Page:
Style & Design | ON: FASHION

Parco puts the spotlight on Shibuya's evolving youth culture

Department store Parco is aiming to fill the vacuum created by the rapidly declining gyaru (gal) culture that used to define the Shibuya area of Tokyo. By taking aspects of the otaku (geek) culture of Akihabara and re-imagining them through art and fashion in the context of a popular shopping district, it is presenting a genuinely fresh face of Tokyo youth fashion.

Parco’s new operations began on Sept. 27 with the opening of the recently renewed 6th floor of the Parco Part 1 building. Dubbed “Shibuya Pop-Culture Market,” the entire floor is now devoted to a mix of Japanese pop-culture and fashion that is becoming the representative aesthetic of the moment.

At the reception, the girls greeting guests were not the familiar faces from youth fashion magazines, but members of the Akihabara “idol” group Denpa, whose heavily stylized anime-character, printed school uniforms set the tone for this new fashion culture.

Lined up side-by-side are shops likely to prove a commercial success, such as one completely devoted to the hugely popular pirate comic “One Piece,” which on opening night had long queues of people ready to buy its some 10,000 items of merchandise and clothing, and Cospa, with its rather literal combination of cosplay (costume-play) and fashion.

A handful of shops also illustrate a genuine cultural evolution. Chief among those is “Shibuya Girls Pop,” a concept shop that claims to represent the current face of Japanese kawaii (cute) culture through accessories and clothing, all in the Shibuya-born soft and pastel-tinged aesthetic that seems at deliberate odds to the dominantly male otaku culture.

This new Shibuya otaku-kawaii style, which currently defies an easy label, is also one of the key subjects of the second Shibuya Culture Festival, which once again is being helmed by Parco.

Those intrigued by the aesthetic will be able to see it for themselves at a series of events between Oct. 19-29. There’ll be fashion styling by Jenny Fax, whose shōjo (girls) manga-themed collection was the toast of the last Tokyo Fashion Week, and other highlights, including the work of Ai Madonna, the illustrator responsible for the aforementioned Denpa uniforms; and Ari, owner of the Shibuya shop “The Virgin Mary,” who is arguably responsible for launching what’s become known as the Cult Party-kei fashion style.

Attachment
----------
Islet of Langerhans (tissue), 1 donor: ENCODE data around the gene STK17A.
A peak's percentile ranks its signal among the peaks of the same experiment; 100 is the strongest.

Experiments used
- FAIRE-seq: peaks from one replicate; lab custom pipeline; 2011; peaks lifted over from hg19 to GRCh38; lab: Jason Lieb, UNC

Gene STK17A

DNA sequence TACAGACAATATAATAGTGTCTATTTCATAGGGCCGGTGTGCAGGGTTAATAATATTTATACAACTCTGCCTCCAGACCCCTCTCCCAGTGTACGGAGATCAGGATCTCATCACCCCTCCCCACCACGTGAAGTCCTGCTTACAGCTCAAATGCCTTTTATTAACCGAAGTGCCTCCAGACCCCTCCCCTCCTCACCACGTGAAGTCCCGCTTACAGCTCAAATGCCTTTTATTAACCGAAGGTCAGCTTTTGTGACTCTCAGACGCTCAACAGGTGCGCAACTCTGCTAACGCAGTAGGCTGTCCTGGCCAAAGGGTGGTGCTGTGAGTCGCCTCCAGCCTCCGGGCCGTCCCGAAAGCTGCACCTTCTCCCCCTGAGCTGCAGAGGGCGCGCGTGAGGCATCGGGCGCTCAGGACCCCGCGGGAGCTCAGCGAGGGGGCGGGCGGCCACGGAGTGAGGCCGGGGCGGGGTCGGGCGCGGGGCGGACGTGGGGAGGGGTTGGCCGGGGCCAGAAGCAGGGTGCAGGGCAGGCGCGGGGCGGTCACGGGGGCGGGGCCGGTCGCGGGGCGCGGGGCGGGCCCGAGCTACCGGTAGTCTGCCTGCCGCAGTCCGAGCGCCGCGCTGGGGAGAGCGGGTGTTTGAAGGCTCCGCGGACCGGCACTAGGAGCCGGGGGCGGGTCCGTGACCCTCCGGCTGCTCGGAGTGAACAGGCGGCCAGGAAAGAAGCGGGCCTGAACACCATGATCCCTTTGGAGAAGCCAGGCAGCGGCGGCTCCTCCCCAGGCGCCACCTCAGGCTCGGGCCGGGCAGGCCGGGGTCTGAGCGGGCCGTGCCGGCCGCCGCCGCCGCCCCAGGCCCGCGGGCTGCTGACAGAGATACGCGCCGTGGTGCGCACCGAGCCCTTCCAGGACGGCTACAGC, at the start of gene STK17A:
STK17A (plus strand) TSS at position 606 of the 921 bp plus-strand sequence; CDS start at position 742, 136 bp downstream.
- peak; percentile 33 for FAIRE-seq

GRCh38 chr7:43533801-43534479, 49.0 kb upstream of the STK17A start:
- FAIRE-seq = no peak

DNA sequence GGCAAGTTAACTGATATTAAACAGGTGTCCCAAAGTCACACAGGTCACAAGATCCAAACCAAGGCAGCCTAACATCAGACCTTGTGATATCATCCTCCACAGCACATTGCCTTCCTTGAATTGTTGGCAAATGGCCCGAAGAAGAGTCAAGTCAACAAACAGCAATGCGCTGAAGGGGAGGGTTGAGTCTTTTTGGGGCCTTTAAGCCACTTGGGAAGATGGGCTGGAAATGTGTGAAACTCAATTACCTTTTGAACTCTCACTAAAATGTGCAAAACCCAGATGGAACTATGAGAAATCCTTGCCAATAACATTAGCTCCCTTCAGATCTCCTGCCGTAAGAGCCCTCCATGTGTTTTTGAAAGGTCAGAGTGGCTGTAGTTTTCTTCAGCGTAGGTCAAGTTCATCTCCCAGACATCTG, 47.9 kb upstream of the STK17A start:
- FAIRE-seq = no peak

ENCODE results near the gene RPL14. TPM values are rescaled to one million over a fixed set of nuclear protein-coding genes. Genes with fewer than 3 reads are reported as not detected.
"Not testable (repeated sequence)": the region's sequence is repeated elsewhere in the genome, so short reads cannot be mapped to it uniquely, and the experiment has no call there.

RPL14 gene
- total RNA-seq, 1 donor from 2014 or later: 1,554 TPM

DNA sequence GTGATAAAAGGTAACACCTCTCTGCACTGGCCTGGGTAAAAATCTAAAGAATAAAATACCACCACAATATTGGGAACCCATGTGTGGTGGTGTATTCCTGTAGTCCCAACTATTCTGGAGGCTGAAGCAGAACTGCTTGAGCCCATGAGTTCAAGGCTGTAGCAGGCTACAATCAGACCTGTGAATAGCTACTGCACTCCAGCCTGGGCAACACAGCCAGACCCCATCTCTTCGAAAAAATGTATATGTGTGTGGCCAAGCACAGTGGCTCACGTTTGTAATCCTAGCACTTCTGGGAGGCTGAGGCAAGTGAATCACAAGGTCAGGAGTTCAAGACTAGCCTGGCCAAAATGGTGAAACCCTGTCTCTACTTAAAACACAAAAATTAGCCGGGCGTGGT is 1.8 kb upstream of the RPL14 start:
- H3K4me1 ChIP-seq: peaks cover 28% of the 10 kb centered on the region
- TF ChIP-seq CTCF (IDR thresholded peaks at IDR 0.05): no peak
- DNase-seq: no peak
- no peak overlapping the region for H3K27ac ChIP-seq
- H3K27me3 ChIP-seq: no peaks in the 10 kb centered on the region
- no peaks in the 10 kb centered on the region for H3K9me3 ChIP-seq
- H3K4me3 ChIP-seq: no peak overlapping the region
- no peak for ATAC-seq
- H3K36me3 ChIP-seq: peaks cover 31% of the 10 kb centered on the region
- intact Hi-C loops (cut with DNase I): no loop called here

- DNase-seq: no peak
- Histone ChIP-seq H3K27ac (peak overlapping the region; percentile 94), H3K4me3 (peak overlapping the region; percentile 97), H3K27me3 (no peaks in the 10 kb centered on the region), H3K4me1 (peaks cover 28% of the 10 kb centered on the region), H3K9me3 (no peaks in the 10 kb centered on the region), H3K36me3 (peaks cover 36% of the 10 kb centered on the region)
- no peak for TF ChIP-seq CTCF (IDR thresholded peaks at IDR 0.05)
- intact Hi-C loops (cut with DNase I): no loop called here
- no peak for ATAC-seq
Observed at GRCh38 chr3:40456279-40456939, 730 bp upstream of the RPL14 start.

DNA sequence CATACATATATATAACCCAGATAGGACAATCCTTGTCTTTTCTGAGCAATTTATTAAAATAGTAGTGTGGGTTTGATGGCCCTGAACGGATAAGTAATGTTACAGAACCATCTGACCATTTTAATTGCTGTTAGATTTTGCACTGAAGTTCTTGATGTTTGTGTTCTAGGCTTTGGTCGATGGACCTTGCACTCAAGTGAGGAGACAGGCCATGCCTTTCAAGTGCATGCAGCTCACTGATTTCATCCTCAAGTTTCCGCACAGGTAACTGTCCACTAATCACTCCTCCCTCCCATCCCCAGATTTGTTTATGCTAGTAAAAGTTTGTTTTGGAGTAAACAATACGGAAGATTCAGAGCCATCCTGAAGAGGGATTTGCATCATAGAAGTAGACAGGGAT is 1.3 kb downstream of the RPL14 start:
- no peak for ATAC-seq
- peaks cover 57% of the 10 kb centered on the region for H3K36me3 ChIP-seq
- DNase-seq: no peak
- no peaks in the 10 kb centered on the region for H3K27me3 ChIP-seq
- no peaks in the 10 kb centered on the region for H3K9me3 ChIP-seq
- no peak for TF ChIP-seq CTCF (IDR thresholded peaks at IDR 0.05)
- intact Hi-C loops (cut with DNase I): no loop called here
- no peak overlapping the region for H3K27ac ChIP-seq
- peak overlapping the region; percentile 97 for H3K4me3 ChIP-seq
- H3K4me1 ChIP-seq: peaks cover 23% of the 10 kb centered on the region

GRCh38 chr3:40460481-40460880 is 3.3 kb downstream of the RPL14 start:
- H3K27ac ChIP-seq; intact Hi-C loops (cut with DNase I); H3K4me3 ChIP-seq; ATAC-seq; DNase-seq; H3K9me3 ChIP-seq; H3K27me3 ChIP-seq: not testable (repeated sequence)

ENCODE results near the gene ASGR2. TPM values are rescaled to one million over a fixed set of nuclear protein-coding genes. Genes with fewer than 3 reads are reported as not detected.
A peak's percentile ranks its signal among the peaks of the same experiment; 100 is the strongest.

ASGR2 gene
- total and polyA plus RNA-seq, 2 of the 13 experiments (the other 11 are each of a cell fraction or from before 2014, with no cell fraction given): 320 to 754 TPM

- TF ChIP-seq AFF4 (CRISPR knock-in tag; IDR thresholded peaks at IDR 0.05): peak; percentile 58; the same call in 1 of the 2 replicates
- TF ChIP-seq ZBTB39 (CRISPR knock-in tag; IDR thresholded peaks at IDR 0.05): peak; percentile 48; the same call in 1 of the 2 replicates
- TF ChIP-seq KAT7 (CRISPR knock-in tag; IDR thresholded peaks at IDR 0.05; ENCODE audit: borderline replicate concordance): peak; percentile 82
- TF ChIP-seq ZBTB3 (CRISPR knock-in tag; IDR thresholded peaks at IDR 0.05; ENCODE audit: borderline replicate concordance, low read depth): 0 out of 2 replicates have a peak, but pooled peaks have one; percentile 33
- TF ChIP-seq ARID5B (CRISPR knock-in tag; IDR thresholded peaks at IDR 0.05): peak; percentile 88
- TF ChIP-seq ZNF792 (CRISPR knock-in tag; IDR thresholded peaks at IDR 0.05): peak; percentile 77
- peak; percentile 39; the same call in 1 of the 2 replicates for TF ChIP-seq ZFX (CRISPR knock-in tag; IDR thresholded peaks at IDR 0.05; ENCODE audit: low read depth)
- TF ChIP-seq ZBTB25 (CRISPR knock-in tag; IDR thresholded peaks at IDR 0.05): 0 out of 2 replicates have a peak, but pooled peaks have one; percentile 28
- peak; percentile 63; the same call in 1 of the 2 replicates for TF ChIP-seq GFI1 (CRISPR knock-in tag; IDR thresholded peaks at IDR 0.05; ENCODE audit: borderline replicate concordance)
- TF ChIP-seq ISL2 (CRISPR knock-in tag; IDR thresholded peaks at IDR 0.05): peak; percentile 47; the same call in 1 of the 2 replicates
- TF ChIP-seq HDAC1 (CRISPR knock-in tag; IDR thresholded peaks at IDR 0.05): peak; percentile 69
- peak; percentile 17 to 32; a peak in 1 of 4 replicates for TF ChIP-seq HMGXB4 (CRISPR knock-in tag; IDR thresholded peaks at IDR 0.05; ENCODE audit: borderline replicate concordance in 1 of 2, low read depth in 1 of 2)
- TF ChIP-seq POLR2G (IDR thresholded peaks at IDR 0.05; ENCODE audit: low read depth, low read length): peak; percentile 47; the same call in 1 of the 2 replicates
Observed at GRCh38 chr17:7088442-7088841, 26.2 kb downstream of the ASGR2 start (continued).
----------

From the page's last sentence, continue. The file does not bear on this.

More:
All this will be accompanied by a bevy of idol groups, street-fashion icons and other creators at the forefront of this new direction in youth culture.

With attention from abroad set to converge on Shibuya as the new location for the upcoming Tokyo Fashion Week, it remains to be seen whether this youth-culture-led fashion will capture the imagination in the same manner as gyaru did in the past. But whatever the world makes of it, this unique fusion of otaku culture and credible fashion will be hard for many in Japan to resist. (Samuel Thomas)

Shibuya Pop-Culture Market Parco: Shibuya Culture Festival:

109 launches Net Plus on 10.9

Tokyu Malls Development, the group that operates the iconic Shibuya shopping center “Shibuya 109,” rolls out a new addition to their portfolio of Internet commerce sites on Oct. 9. 109 Net Plus joins the current Shibuya 109 and 109 Men’s shopping portals, and is specifically aimed at supporting young Japanese designers who are not yet represented in retail locations.

The site launches with 23 new brands and shops selling a broad mix of fashion, cosmetics and lifestyle goods. It has been estimated that the site will contribute ¥5 billion to 109 online’s annual sales of ¥15 billion. One of the attractions to new brands is that the service includes complete e-commerce support, meaning that interested parties have no need to deal with web-development and operating costs.

It is a surprising move from the retail group whose reluctance to push its key brands online for fear of devaluing its physical stores has already allowed them to fall behind online market leaders Zozotown and Rakuten.